Iditarod team slides in for visit

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Three-time Iditarod Trail Sled Dog Race musher, writer and popular school speaker Karen Land and her Alaskan husky sled dog Borage visited students and teachers at a schoolwide convocation at Waldron Elementary School Wednesday.

During the convocation that lasted over an hour, Land discussed facts about the Alaskan race and herself, quizzed the students on their knowledge of the race, dressed up fifth-grade student Samantha Bates with her racing outfit – which is typically comprised of dozens of layers – and demonstrated racing techniques using second-graders Andrew Bates and Robert Drummond as her “lead dogs.”

The visit also supplemented a fourth-grade study of the race.

WES Principal Gina Pleak arranged Land’s first-ever visit after Columbus’ Rockcreek Elementary School scheduled Land and informed Pleak. “I thought it was wonderful,” said Pleak after the assembly, adding that Land communicated well with the students.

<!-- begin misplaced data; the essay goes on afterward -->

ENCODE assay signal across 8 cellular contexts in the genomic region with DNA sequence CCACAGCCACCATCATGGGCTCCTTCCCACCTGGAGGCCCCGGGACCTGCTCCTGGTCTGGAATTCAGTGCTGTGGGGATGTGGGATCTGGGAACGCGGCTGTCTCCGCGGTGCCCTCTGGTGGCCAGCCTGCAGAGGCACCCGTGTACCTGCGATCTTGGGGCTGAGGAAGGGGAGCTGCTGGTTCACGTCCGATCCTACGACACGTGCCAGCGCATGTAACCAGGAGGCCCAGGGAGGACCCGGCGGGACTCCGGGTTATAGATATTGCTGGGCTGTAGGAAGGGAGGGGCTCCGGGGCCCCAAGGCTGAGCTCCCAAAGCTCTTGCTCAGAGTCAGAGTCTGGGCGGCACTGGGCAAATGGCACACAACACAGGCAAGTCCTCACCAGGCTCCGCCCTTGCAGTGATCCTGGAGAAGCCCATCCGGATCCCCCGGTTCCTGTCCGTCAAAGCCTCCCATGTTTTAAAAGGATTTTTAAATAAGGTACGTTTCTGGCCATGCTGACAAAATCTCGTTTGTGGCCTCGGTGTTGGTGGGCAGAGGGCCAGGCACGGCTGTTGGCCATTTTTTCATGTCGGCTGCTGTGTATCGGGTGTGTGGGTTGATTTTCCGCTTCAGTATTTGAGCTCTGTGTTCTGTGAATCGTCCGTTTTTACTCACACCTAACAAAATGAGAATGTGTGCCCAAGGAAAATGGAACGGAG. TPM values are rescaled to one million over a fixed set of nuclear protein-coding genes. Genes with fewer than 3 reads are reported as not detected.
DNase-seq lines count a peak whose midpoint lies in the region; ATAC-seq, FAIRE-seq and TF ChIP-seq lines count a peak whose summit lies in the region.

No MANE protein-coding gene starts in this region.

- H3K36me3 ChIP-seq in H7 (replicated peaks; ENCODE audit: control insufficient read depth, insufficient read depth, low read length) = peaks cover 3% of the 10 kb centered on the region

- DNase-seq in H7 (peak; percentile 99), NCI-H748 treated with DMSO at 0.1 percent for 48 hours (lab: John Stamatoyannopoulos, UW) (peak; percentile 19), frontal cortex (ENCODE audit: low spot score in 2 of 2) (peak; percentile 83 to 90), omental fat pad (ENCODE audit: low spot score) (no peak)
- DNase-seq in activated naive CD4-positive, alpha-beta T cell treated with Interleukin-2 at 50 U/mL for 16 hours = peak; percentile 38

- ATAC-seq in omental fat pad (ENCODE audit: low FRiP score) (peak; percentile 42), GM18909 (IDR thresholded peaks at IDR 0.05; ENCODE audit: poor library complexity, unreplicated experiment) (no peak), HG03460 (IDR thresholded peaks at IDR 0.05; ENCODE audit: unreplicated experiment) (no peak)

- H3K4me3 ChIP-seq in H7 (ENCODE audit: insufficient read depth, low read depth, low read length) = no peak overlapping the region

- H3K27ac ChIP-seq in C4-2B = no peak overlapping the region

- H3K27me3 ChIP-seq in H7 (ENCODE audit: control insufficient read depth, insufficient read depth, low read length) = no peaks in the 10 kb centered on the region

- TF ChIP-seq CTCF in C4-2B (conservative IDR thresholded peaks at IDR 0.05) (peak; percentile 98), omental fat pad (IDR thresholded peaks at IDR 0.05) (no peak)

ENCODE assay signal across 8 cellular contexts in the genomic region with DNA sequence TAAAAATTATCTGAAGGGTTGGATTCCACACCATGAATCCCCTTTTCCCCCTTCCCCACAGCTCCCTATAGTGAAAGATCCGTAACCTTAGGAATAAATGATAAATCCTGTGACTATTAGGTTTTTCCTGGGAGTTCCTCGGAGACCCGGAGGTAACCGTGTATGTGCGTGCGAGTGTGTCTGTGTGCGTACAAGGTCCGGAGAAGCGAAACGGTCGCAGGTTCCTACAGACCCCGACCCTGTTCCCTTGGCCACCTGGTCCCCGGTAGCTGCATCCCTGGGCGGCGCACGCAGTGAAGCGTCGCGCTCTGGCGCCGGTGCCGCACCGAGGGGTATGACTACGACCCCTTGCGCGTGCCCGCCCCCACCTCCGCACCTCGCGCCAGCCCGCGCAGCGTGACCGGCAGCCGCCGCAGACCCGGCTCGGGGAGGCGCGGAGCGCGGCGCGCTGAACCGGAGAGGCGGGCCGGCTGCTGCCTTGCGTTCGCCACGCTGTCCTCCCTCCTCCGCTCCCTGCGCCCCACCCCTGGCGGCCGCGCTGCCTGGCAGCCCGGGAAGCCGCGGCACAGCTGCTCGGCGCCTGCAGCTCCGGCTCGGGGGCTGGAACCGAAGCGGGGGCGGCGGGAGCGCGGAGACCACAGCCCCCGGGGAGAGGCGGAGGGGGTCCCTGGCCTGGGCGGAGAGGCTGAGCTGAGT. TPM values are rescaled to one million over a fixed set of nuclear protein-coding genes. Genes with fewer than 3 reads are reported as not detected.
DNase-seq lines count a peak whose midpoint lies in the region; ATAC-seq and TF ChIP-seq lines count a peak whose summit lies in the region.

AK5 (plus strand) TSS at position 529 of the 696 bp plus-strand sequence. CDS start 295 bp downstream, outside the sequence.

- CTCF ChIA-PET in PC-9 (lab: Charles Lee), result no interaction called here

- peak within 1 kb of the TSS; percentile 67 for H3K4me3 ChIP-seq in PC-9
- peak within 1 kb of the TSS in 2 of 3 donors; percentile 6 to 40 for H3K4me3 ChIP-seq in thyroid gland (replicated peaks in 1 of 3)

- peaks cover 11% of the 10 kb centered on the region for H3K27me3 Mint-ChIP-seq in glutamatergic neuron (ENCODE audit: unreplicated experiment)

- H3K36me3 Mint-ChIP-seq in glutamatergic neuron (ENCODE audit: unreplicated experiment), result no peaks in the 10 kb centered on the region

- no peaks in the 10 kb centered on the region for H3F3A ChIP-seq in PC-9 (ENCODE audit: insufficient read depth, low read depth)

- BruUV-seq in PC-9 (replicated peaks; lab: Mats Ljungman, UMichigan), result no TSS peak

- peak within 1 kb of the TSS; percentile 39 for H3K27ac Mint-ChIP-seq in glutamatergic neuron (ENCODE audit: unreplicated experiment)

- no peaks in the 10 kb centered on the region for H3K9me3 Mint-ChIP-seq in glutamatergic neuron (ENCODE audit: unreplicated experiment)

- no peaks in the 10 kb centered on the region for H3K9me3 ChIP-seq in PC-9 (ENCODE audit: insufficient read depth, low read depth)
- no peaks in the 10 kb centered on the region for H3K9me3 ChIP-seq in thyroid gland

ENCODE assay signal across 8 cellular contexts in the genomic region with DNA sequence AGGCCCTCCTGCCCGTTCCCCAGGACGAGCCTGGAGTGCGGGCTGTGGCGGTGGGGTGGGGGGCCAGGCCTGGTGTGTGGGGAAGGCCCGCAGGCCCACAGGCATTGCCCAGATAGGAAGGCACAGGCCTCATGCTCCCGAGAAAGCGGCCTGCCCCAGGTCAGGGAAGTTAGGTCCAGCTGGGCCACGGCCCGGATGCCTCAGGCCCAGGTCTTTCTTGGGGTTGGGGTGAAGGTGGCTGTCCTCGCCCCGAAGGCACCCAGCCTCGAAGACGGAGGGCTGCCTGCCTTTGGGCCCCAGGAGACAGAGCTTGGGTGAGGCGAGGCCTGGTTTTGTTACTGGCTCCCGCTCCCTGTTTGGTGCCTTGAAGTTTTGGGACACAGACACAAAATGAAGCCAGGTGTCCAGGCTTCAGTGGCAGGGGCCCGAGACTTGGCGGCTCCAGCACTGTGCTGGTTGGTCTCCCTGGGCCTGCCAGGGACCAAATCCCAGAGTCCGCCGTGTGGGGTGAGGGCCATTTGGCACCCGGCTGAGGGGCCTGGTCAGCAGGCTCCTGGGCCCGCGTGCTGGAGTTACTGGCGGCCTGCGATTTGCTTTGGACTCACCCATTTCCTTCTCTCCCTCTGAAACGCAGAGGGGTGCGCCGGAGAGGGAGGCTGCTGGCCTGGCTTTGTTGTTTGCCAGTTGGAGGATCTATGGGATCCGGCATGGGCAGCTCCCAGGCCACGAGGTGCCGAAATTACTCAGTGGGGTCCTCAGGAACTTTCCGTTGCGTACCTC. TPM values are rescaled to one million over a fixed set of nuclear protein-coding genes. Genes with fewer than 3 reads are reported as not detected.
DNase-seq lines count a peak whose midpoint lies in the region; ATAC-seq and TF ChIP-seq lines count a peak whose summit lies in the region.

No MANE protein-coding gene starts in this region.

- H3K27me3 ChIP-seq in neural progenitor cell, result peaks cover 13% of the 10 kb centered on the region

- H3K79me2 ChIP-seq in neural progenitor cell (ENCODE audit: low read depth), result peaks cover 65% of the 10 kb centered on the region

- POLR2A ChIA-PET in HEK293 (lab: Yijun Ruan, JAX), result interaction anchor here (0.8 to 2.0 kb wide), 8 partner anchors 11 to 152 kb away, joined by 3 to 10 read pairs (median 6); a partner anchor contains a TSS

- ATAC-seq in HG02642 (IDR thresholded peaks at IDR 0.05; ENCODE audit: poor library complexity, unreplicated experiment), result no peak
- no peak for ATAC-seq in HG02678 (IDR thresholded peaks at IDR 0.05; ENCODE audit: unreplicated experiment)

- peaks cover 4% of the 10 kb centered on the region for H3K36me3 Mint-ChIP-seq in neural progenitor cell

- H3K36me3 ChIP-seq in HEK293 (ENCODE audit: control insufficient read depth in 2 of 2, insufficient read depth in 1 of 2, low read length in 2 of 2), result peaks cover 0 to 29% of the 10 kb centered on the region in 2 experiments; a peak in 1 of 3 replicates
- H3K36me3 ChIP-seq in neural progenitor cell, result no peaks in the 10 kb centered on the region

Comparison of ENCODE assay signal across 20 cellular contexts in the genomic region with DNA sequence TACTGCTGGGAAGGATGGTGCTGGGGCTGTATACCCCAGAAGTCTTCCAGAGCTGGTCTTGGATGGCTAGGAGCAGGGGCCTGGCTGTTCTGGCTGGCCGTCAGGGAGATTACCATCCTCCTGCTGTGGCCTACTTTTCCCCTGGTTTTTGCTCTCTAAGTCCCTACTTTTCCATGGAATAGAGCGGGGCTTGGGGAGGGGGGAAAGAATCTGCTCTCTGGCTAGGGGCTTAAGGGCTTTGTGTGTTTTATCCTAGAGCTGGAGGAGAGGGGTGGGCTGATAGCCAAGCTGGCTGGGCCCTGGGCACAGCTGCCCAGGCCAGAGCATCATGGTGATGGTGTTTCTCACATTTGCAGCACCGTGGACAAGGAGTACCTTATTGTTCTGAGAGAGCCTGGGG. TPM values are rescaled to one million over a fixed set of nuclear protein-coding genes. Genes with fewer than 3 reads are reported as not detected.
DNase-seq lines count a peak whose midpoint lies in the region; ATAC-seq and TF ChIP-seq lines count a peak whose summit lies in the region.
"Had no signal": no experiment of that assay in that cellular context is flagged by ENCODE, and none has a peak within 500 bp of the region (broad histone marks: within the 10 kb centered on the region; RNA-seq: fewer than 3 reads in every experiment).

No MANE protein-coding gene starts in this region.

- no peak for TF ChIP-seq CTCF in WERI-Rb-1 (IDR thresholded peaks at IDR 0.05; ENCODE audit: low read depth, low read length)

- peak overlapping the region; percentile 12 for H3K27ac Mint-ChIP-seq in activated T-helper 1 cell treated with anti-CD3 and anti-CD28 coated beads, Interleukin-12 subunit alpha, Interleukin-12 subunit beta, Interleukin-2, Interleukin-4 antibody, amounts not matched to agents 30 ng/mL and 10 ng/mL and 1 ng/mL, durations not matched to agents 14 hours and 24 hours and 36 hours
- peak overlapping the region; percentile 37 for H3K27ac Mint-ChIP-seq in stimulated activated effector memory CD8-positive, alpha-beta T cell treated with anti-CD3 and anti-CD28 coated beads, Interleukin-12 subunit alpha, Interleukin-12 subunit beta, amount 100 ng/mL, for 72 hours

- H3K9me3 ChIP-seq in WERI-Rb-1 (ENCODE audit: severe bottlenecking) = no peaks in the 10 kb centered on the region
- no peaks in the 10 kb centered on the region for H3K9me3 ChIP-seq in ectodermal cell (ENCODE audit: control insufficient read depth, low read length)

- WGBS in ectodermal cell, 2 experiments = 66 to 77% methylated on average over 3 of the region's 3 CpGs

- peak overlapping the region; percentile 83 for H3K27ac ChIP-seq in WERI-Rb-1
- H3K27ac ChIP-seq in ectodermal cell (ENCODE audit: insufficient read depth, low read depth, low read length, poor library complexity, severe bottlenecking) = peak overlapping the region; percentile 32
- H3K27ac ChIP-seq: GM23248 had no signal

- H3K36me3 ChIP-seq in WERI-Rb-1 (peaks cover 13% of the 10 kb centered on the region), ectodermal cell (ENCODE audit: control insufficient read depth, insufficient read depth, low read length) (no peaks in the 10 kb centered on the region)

The Iditarod is a 1,150-mile race from Anchorage to Nome, through the Alaskan Range Mountains and down the Yukon River to the Bering Sea, about the distance between Indianapolis and Miami. Mushers run a sled pulled by a 16-dog team day and night, and winners typically finish in about nine days.

Land, who grew up in Indianapolis, never thought she’d be a dog musher, she told the students. After attending college in Montana, she aspired to hike the 2,175-mile Appalachian Trail in 1997 with her pet dog Kirby – all the way from Georgia to Maine in six months.

Along the hike, she picked up a book by Gary Paulson, “Winterdance,” that captured her imagination. The book tells the story of Paulson’s rookie run in the Iditarod.

“It made me really think,” she said, encouraging the students to read Paulson’s books. “Really that one book changed my life.”

After completing a graduate writing program in Maine, Land moved to Montana to begin an apprenticeship at a sled dog kennel, run by 21-time Iditarod racer Terry Adkins. There, she became a dog handler and trainer, and qualified for the Iditarod in fewer than three years, half the time that it usually takes.

Land still lives in Montana where she writes books and magazine articles based on her mushing experiences, and is a columnist for the Great Falls, Mont., Tribune.

Land travels the country with Borage to speak at schools, businesses, libraries and on radio. Last spring, Land and Borage spent two months on the road and held more than 80 Iditarod school, library and private convocations in eight states.

More information about her can be found on her Web site www.mymusher.com.

Source:The Shelbyville News


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